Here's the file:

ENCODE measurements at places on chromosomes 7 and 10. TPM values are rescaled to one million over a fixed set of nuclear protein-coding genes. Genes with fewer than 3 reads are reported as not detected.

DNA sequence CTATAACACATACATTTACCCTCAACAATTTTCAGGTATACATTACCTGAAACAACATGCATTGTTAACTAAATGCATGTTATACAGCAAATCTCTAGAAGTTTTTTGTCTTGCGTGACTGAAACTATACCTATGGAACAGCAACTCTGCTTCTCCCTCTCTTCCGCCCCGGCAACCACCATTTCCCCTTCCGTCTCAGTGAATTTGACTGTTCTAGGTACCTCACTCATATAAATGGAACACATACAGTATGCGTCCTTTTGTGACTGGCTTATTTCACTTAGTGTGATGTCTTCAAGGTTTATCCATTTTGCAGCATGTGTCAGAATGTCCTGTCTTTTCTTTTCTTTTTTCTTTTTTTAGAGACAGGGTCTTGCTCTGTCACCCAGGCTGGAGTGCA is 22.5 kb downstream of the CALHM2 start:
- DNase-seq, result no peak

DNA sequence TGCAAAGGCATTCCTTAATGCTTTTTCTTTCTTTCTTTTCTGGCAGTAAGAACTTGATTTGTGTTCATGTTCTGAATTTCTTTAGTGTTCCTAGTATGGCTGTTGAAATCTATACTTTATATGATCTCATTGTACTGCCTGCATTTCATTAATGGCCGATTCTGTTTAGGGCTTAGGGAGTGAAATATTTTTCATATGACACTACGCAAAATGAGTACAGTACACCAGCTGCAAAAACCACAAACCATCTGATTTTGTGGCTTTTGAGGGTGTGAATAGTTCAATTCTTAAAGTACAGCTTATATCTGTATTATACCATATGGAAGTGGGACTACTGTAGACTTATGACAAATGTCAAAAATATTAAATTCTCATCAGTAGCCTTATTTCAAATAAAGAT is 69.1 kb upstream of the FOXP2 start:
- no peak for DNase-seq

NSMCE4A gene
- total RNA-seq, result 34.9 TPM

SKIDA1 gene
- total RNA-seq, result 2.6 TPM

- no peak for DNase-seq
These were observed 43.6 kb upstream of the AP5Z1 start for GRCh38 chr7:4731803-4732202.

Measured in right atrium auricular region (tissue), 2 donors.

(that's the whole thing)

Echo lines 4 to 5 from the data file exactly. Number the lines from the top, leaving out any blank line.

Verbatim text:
DNA sequence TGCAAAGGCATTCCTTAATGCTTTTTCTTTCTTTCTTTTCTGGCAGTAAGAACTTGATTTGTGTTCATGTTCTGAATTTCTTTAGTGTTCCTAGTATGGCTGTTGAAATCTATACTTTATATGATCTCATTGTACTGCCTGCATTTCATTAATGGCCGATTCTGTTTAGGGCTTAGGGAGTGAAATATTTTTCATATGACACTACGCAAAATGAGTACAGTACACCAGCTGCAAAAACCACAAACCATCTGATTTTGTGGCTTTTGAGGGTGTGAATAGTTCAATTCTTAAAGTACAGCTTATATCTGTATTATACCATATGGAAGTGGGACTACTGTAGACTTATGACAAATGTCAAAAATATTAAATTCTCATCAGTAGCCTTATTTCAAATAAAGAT is 69.1 kb upstream of the FOXP2 start:
- no peak for DNase-seq